My first thought when I walk into Dumpling Time is “Thank God I skipped breakfast.” The lunch shift is just beginning at 11 a.m., and the first few patrons are sitting down, most looking like they’ve been here before, slipping into informal tables while K-Pop videos play on a projection screen. There’s a savory, spicy aroma in the air and my host, Edgar Agbayani, corporate chef for the Omakase Group, doesn’t hold back when he starts rattling off the menu items for us to try.

Edgar is everything you might hope someone with the title ‘corporate chef’ would be—hands on, in touch with his clientele, and always striving for the next best thing. He also, of course, has a full sleeve of tattoos, which I’ve heard is a requirement for any chef in San Francisco.

I try to dig into what makes Dumpling Time special—I point out that you don’t have to walk far in this city to find authentic, often notoriously so, dumplings. You don’t have to walk far to find pretty crappy dumplings, either. His response is backed up by plate after plate of filled-to-the-brim-but-still-perfectly-sealed gyoza, xiaolongbao, bao, and Xi’an. “When we tell you you’re getting pork, you’re actually getting pork, not a bun with a little bit of pork,” he says.  To drive this point home, you can watch the dumplings being made throughout the day through a window near the main entrance, where chefs are working through huge bowls of different fillings.

making dumplings at Dumpling Time in San Francisco

Dumpling Time

I wonder aloud whether it’s hard to ride the line between traditional, too-good-to-be-messed-with recipes, and more inventive takes on such classics, in order to appeal to both sides of the aisle when it comes to what customers want. Does Edgar have full creative freedom?  “Of course,” he tells me, unhesitating, like it’s no big deal. But in reality, this is the secret sauce of Dumpling Time. Omakase Group owners’ Jackson Wu and Kash Feng’s mothers are key recipe developers for the restaurant, and my favorite item of the meal, the Pork Xi’an Dumplings, are Mama Wu’s exact recipe. They’re dressed in fresh heirloom tomatoes, radishes and green onion, and Edgar adds a diluted red vinegar to the bowl for more flavor. The amazing thing to me is that this tried-and-true formula stands confidently and seamlessly next to the more intriguing combinations: pork belly bao with peanut butter (um, yes) and deep fried shrimp toast on a Chinese doughnut (as indulgent as it sounds) for two examples.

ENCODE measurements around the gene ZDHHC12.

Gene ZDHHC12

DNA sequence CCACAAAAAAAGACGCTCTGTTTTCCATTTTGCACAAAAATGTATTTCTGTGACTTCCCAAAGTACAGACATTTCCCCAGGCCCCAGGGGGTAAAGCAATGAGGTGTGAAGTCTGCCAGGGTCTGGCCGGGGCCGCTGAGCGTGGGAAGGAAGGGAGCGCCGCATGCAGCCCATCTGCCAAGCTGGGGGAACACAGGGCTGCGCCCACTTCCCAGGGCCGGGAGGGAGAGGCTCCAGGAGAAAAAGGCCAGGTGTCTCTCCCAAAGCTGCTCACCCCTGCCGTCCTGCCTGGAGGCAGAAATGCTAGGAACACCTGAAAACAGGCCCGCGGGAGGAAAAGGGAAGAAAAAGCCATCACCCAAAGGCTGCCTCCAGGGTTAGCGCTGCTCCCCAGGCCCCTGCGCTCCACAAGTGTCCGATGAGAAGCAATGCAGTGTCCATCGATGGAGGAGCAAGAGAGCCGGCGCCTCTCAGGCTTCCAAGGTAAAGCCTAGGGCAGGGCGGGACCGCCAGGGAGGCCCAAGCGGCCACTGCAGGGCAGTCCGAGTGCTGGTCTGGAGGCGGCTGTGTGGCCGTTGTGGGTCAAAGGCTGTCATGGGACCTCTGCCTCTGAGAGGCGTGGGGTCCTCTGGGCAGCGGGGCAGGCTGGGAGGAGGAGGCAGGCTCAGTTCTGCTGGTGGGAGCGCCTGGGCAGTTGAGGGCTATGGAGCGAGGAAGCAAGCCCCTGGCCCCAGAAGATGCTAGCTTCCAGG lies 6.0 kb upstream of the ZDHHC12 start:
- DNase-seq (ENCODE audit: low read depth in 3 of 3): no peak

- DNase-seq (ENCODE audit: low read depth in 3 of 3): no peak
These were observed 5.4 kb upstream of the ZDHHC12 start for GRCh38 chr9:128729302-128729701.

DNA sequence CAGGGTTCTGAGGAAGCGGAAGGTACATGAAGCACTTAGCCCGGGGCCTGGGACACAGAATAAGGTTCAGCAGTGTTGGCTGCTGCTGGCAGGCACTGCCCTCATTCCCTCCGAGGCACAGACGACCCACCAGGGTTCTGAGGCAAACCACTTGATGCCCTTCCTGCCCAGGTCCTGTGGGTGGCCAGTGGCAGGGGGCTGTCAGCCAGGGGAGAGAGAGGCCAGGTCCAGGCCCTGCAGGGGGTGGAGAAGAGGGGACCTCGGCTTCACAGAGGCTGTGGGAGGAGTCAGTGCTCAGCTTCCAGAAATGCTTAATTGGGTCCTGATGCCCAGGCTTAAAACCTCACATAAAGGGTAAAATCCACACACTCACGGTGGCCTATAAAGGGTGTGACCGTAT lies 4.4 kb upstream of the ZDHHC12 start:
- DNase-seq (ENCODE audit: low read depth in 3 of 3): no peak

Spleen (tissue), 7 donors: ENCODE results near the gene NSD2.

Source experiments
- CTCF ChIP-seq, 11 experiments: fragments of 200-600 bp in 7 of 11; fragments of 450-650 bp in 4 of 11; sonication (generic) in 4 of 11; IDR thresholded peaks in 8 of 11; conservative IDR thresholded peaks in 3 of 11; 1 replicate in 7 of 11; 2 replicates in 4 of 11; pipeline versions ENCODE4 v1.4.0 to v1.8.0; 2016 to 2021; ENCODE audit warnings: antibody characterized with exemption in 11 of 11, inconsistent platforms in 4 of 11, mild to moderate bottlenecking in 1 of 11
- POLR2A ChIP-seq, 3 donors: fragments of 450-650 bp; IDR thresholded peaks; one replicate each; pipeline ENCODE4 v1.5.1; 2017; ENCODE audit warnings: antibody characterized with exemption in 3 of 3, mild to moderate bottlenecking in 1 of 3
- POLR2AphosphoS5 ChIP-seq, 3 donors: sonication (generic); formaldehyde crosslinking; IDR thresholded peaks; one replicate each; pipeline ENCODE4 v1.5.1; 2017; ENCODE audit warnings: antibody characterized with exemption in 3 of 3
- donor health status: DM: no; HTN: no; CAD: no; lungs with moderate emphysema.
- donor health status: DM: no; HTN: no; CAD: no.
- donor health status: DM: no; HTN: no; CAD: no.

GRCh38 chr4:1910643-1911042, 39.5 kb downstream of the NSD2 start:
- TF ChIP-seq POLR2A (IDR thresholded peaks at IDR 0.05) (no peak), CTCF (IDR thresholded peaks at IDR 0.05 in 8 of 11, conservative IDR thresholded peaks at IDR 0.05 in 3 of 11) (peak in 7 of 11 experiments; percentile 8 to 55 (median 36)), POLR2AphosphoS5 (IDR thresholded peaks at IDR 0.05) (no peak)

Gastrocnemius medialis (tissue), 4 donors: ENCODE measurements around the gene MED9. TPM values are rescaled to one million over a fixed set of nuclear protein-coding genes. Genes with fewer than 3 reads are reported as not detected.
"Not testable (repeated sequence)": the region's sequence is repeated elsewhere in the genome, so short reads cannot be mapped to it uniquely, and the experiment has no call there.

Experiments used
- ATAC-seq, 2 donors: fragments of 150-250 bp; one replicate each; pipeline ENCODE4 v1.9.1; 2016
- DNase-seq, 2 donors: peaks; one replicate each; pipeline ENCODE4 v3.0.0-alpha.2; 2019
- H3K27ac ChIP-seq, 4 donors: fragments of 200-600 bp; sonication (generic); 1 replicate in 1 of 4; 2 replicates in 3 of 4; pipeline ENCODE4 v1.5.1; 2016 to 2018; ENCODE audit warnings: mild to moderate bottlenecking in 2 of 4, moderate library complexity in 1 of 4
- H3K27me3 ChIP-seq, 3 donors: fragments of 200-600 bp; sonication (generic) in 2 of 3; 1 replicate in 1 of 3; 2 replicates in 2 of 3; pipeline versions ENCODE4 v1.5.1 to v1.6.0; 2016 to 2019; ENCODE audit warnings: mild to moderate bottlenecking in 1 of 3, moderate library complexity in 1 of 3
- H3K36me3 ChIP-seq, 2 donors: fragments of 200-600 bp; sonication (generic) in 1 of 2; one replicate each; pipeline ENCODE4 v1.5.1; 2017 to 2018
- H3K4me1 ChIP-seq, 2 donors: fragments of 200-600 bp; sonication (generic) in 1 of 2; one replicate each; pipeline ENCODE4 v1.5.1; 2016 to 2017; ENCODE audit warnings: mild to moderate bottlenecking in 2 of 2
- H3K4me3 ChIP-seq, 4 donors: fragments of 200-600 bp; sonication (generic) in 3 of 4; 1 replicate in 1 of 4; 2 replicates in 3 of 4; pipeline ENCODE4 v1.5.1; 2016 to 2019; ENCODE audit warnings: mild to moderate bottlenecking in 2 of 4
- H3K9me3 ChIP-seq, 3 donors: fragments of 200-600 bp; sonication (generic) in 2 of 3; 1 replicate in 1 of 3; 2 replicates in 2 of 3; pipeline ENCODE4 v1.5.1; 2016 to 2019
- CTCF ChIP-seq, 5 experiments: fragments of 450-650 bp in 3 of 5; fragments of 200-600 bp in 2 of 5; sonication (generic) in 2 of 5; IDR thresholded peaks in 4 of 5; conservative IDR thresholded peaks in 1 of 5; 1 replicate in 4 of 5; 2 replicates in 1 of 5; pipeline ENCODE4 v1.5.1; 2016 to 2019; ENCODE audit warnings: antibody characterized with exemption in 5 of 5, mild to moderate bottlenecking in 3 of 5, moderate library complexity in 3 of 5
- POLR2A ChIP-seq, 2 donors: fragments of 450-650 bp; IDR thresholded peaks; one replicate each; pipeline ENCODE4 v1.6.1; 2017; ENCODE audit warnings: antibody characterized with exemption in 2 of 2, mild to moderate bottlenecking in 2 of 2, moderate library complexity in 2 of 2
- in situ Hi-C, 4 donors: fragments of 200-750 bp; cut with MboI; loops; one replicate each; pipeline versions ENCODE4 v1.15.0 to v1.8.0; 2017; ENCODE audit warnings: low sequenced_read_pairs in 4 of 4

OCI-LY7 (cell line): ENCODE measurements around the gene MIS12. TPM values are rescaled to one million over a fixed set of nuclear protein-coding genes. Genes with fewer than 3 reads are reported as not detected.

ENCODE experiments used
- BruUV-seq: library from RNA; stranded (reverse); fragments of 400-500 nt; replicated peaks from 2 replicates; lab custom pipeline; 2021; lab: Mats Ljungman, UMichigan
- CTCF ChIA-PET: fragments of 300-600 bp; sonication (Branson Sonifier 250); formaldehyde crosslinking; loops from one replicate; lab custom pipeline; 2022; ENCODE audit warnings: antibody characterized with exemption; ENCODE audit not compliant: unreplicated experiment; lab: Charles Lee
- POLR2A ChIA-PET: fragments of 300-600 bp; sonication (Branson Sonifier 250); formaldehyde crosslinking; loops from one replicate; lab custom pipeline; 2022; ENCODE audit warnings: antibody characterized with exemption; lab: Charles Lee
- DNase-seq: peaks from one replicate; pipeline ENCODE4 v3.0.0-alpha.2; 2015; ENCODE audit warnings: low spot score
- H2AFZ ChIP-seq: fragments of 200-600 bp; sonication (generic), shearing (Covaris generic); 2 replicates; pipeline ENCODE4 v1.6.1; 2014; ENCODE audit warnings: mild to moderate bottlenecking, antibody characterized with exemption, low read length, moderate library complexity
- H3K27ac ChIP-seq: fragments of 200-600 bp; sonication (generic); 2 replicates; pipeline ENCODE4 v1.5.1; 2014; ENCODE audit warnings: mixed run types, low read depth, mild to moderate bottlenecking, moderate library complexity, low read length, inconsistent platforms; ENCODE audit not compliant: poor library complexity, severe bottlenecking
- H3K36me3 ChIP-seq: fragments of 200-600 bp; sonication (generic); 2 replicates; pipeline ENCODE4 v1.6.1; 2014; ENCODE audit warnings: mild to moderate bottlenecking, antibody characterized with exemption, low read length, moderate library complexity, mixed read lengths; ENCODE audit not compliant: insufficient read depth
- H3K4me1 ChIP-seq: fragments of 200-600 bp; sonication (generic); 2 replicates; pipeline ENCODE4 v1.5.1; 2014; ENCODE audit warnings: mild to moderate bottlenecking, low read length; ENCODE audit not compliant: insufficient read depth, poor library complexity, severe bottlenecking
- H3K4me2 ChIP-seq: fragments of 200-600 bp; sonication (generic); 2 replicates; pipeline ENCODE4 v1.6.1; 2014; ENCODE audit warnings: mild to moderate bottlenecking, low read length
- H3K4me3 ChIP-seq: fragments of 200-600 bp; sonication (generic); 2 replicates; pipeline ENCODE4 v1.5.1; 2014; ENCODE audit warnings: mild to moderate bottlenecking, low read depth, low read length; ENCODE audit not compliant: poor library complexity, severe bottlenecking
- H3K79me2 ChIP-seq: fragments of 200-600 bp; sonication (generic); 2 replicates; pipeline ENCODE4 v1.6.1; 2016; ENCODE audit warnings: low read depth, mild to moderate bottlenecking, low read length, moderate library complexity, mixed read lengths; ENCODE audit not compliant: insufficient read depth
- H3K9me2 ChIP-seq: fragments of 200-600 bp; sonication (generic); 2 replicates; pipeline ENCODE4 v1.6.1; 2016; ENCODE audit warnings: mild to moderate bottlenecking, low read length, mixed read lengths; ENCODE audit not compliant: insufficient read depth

By constantly riding the line between new and old, traditional and modern, Edgar and the team have created something rare—a menu that just might please everyone. If you know the genre, you’re going to find the things you count on, like spicy cucumber salad, blistered and garlicky green beans, and delicate, slurpable XLB, and if you’re looking for something new, you’re guaranteed to be tempted by seafood gyoza with spiced chili butter (there’s no going back after trying this) and the Three-Sum trio of dessert buns (Edgar likes puns), among many other items.

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Speaking of puns, when you find Dumpling Time on Instagram, you’ll be smacked by image after image of the King Dum, or….giant soup dumpling. It comes with a boba straw to sip the broth and I can’t help but ask if it’s more meant for picture-taking than actual eating. It turns out this signature item isn’t quite as one-of-a-kind as one might initially think, as he tells me he’s seen it in China, too.

As our meeting comes to a close and we sip the Pu’er tea that Dumpling Time imports and adds chrysanthemum to, I hear about how important it is to source only fresh and seasonally appropriate ingredients, along with some of the behind the scenes experimentation like fried Xi’an, which is traditionally boiled.  A main source of inspiration comes from international travel at least twice a year, not limited to Asia, because as Edgar explains, after all, any type of ravioli is technically a dumpling, too.

As it turns out, we don’t need to pick a lane when it comes to dumplings. As much as it might make sense to all of us on the outside to see an “either/or,” blending the time-honored with the contemporary actually seems to be about an “and,” if Dumpling Time is any indication. The team has found harmony in blending the deep-rooted institution of “the Dumpling” with the ever evolving food mecca that is San Francisco, and according to some previews about what’s to come, they have no intention of slowing down. Hint: Wagyu beef Gyoza, coming soon.

Header image courtesy of Dumpling Time.

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